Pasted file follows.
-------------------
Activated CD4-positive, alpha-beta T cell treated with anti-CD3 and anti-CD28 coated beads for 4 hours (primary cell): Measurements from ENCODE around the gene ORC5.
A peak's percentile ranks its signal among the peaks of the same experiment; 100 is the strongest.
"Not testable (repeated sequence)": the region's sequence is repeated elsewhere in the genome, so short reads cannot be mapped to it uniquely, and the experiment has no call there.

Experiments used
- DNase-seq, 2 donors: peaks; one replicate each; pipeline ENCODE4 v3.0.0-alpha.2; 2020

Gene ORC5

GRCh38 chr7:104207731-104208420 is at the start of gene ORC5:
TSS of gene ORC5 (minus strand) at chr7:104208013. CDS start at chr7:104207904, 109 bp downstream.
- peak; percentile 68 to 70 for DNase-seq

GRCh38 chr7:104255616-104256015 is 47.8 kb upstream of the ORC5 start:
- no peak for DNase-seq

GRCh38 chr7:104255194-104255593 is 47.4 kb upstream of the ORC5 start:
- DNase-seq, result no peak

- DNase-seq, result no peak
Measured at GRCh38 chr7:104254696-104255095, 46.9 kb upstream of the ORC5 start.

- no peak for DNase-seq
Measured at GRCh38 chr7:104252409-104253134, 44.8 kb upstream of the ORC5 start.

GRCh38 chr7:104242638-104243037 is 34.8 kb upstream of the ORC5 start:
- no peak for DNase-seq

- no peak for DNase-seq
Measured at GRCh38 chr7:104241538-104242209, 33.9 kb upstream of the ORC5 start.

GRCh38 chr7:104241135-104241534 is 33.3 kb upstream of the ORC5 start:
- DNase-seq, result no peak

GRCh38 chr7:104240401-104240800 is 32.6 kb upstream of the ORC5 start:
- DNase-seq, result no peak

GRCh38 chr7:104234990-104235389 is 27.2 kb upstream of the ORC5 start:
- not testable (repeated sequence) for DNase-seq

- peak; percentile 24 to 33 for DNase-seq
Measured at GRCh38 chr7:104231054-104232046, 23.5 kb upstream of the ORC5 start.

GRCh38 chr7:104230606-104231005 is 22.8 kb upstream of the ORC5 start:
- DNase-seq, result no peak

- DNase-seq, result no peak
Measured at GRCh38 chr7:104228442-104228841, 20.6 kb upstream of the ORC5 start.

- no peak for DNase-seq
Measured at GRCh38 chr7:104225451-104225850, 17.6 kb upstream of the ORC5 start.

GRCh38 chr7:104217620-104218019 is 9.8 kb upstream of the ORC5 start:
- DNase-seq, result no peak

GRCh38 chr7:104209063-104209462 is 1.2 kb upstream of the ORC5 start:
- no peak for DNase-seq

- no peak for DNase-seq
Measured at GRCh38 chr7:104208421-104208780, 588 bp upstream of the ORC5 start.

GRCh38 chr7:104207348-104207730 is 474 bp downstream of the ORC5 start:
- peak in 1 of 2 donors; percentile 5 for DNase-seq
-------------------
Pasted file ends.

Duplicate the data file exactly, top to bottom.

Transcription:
Activated CD4-positive, alpha-beta T cell treated with anti-CD3 and anti-CD28 coated beads for 4 hours (primary cell): Measurements from ENCODE around the gene ORC5.
A peak's percentile ranks its signal among the peaks of the same experiment; 100 is the strongest.
"Not testable (repeated sequence)": the region's sequence is repeated elsewhere in the genome, so short reads cannot be mapped to it uniquely, and the experiment has no call there.

Experiments used
- DNase-seq, 2 donors: peaks; one replicate each; pipeline ENCODE4 v3.0.0-alpha.2; 2020

Gene ORC5

GRCh38 chr7:104207731-104208420 is at the start of gene ORC5:
TSS of gene ORC5 (minus strand) at chr7:104208013. CDS start at chr7:104207904, 109 bp downstream.
- peak; percentile 68 to 70 for DNase-seq

GRCh38 chr7:104255616-104256015 is 47.8 kb upstream of the ORC5 start:
- no peak for DNase-seq

GRCh38 chr7:104255194-104255593 is 47.4 kb upstream of the ORC5 start:
- DNase-seq, result no peak

- DNase-seq, result no peak
Measured at GRCh38 chr7:104254696-104255095, 46.9 kb upstream of the ORC5 start.

- no peak for DNase-seq
Measured at GRCh38 chr7:104252409-104253134, 44.8 kb upstream of the ORC5 start.

GRCh38 chr7:104242638-104243037 is 34.8 kb upstream of the ORC5 start:
- no peak for DNase-seq

- no peak for DNase-seq
Measured at GRCh38 chr7:104241538-104242209, 33.9 kb upstream of the ORC5 start.

GRCh38 chr7:104241135-104241534 is 33.3 kb upstream of the ORC5 start:
- DNase-seq, result no peak

GRCh38 chr7:104240401-104240800 is 32.6 kb upstream of the ORC5 start:
- DNase-seq, result no peak

GRCh38 chr7:104234990-104235389 is 27.2 kb upstream of the ORC5 start:
- not testable (repeated sequence) for DNase-seq

- peak; percentile 24 to 33 for DNase-seq
Measured at GRCh38 chr7:104231054-104232046, 23.5 kb upstream of the ORC5 start.

GRCh38 chr7:104230606-104231005 is 22.8 kb upstream of the ORC5 start:
- DNase-seq, result no peak

- DNase-seq, result no peak
Measured at GRCh38 chr7:104228442-104228841, 20.6 kb upstream of the ORC5 start.

- no peak for DNase-seq
Measured at GRCh38 chr7:104225451-104225850, 17.6 kb upstream of the ORC5 start.

GRCh38 chr7:104217620-104218019 is 9.8 kb upstream of the ORC5 start:
- DNase-seq, result no peak

GRCh38 chr7:104209063-104209462 is 1.2 kb upstream of the ORC5 start:
- no peak for DNase-seq

- no peak for DNase-seq
Measured at GRCh38 chr7:104208421-104208780, 588 bp upstream of the ORC5 start.

GRCh38 chr7:104207348-104207730 is 474 bp downstream of the ORC5 start:
- peak in 1 of 2 donors; percentile 5 for DNase-seq